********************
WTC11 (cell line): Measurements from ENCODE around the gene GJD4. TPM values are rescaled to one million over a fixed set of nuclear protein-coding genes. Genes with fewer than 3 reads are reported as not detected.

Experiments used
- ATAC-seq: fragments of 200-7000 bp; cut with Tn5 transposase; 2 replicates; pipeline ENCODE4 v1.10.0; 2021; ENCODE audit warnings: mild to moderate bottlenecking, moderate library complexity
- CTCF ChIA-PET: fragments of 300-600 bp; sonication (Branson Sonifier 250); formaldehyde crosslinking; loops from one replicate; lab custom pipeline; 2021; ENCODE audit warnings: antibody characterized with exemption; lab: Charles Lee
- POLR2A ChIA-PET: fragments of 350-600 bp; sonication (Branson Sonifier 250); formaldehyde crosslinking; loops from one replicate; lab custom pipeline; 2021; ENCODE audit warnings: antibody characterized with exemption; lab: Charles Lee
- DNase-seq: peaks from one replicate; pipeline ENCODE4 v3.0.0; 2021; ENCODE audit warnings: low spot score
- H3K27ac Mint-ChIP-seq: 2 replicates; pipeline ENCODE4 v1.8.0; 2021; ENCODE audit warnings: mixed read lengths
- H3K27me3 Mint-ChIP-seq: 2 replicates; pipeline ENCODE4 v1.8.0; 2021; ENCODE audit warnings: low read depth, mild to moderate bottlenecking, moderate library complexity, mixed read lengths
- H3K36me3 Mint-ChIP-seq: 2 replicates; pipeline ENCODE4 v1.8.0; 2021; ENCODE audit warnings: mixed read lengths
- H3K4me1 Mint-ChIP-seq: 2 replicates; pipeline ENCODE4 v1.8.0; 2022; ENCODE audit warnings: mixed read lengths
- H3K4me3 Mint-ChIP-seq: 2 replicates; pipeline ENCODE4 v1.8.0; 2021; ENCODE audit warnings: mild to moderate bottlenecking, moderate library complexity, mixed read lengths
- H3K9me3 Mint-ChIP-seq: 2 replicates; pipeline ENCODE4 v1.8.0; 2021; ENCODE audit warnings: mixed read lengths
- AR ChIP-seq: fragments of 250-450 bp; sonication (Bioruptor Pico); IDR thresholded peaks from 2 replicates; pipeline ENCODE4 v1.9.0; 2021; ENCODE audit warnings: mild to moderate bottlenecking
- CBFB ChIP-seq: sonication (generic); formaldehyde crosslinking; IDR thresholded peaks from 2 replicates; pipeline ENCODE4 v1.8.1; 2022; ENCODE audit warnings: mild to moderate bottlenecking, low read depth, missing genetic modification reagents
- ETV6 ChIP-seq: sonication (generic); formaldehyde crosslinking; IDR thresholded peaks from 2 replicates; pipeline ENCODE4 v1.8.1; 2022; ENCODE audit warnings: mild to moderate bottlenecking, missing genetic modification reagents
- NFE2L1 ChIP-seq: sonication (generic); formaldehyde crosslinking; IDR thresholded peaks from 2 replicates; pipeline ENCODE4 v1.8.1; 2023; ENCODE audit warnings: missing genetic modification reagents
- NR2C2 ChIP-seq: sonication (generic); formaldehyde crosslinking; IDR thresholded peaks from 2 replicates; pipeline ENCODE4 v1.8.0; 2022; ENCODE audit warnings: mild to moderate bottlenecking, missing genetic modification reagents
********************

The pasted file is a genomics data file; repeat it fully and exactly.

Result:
WTC11 (cell line): Measurements from ENCODE around the gene GJD4. TPM values are rescaled to one million over a fixed set of nuclear protein-coding genes. Genes with fewer than 3 reads are reported as not detected.

Experiments used
- ATAC-seq: fragments of 200-7000 bp; cut with Tn5 transposase; 2 replicates; pipeline ENCODE4 v1.10.0; 2021; ENCODE audit warnings: mild to moderate bottlenecking, moderate library complexity
- CTCF ChIA-PET: fragments of 300-600 bp; sonication (Branson Sonifier 250); formaldehyde crosslinking; loops from one replicate; lab custom pipeline; 2021; ENCODE audit warnings: antibody characterized with exemption; lab: Charles Lee
- POLR2A ChIA-PET: fragments of 350-600 bp; sonication (Branson Sonifier 250); formaldehyde crosslinking; loops from one replicate; lab custom pipeline; 2021; ENCODE audit warnings: antibody characterized with exemption; lab: Charles Lee
- DNase-seq: peaks from one replicate; pipeline ENCODE4 v3.0.0; 2021; ENCODE audit warnings: low spot score
- H3K27ac Mint-ChIP-seq: 2 replicates; pipeline ENCODE4 v1.8.0; 2021; ENCODE audit warnings: mixed read lengths
- H3K27me3 Mint-ChIP-seq: 2 replicates; pipeline ENCODE4 v1.8.0; 2021; ENCODE audit warnings: low read depth, mild to moderate bottlenecking, moderate library complexity, mixed read lengths
- H3K36me3 Mint-ChIP-seq: 2 replicates; pipeline ENCODE4 v1.8.0; 2021; ENCODE audit warnings: mixed read lengths
- H3K4me1 Mint-ChIP-seq: 2 replicates; pipeline ENCODE4 v1.8.0; 2022; ENCODE audit warnings: mixed read lengths
- H3K4me3 Mint-ChIP-seq: 2 replicates; pipeline ENCODE4 v1.8.0; 2021; ENCODE audit warnings: mild to moderate bottlenecking, moderate library complexity, mixed read lengths
- H3K9me3 Mint-ChIP-seq: 2 replicates; pipeline ENCODE4 v1.8.0; 2021; ENCODE audit warnings: mixed read lengths
- AR ChIP-seq: fragments of 250-450 bp; sonication (Bioruptor Pico); IDR thresholded peaks from 2 replicates; pipeline ENCODE4 v1.9.0; 2021; ENCODE audit warnings: mild to moderate bottlenecking
- CBFB ChIP-seq: sonication (generic); formaldehyde crosslinking; IDR thresholded peaks from 2 replicates; pipeline ENCODE4 v1.8.1; 2022; ENCODE audit warnings: mild to moderate bottlenecking, low read depth, missing genetic modification reagents
- ETV6 ChIP-seq: sonication (generic); formaldehyde crosslinking; IDR thresholded peaks from 2 replicates; pipeline ENCODE4 v1.8.1; 2022; ENCODE audit warnings: mild to moderate bottlenecking, missing genetic modification reagents
- NFE2L1 ChIP-seq: sonication (generic); formaldehyde crosslinking; IDR thresholded peaks from 2 replicates; pipeline ENCODE4 v1.8.1; 2023; ENCODE audit warnings: missing genetic modification reagents
- NR2C2 ChIP-seq: sonication (generic); formaldehyde crosslinking; IDR thresholded peaks from 2 replicates; pipeline ENCODE4 v1.8.0; 2022; ENCODE audit warnings: mild to moderate bottlenecking, missing genetic modification reagents